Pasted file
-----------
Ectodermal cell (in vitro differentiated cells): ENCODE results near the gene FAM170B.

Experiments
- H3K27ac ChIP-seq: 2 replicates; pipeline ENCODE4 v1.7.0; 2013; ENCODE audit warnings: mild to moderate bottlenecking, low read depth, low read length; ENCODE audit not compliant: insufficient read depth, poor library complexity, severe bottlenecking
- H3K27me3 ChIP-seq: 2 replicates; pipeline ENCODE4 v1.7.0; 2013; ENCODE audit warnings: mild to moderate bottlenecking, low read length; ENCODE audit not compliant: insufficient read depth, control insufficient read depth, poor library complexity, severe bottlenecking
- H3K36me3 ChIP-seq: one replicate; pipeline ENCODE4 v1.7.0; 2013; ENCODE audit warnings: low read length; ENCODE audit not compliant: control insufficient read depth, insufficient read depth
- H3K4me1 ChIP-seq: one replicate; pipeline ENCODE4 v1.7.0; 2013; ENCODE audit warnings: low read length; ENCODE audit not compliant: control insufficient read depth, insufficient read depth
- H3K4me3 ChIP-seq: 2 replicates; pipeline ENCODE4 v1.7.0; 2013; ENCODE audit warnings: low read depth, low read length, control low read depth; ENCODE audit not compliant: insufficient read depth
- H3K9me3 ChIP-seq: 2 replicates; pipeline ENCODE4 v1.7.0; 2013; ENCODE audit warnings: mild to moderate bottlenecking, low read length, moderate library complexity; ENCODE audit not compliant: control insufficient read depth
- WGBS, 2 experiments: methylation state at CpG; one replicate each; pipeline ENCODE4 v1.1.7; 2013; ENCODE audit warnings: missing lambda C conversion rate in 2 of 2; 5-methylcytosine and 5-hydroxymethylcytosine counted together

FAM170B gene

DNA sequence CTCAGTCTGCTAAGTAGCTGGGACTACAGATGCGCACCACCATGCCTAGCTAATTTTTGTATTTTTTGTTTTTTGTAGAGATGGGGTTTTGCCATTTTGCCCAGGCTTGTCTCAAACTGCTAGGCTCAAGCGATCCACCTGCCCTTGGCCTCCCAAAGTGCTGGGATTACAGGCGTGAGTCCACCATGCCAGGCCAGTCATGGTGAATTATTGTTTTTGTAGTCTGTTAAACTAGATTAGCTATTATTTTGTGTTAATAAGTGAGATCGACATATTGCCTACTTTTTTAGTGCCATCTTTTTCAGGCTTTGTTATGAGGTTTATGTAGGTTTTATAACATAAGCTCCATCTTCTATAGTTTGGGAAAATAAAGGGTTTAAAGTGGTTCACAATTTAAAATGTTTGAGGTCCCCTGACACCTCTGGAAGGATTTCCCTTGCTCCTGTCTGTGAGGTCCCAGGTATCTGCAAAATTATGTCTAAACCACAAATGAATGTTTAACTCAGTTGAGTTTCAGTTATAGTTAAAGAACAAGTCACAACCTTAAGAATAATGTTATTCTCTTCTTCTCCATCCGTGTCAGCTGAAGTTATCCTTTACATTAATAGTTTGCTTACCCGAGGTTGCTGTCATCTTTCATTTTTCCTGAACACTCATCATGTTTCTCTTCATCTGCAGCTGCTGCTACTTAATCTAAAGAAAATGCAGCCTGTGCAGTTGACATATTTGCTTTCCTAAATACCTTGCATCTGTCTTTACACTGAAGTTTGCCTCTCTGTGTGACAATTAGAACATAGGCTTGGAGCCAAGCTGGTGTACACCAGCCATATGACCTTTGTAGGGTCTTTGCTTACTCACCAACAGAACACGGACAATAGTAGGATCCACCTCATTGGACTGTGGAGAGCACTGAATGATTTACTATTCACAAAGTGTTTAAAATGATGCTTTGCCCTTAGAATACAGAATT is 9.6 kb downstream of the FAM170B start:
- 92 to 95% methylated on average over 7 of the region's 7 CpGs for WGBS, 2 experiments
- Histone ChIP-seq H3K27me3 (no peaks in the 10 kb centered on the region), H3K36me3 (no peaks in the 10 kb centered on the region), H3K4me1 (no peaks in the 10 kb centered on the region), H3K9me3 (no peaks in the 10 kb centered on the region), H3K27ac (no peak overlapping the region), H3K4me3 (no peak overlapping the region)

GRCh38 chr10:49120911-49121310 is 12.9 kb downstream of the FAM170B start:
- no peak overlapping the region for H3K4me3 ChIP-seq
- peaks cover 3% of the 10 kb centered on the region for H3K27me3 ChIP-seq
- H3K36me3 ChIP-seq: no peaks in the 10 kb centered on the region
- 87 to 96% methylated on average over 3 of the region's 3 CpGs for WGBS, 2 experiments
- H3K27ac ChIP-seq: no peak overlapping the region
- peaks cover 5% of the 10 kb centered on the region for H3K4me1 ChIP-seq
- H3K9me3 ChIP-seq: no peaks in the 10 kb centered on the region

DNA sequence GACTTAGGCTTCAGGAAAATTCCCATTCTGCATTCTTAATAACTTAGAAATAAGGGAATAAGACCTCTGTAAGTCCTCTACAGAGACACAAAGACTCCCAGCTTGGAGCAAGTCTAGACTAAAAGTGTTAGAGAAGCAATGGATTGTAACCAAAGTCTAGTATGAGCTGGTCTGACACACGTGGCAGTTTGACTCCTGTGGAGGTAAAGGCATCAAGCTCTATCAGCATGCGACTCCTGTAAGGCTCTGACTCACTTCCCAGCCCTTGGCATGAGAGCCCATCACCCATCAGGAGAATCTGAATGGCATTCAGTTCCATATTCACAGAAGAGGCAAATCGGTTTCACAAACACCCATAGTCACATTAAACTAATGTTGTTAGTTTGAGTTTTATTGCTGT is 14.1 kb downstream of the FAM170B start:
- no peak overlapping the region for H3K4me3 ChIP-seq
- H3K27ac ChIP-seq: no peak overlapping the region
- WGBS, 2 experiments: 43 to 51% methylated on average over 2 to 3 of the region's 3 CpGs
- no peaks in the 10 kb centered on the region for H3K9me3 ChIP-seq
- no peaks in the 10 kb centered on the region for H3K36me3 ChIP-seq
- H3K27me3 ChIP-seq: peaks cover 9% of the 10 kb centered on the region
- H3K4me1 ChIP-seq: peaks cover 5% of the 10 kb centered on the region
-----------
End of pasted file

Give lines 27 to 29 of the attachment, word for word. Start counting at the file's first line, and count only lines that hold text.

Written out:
- no peaks in the 10 kb centered on the region for H3K36me3 ChIP-seq
- H3K27me3 ChIP-seq: peaks cover 9% of the 10 kb centered on the region
- H3K4me1 ChIP-seq: peaks cover 5% of the 10 kb centered on the region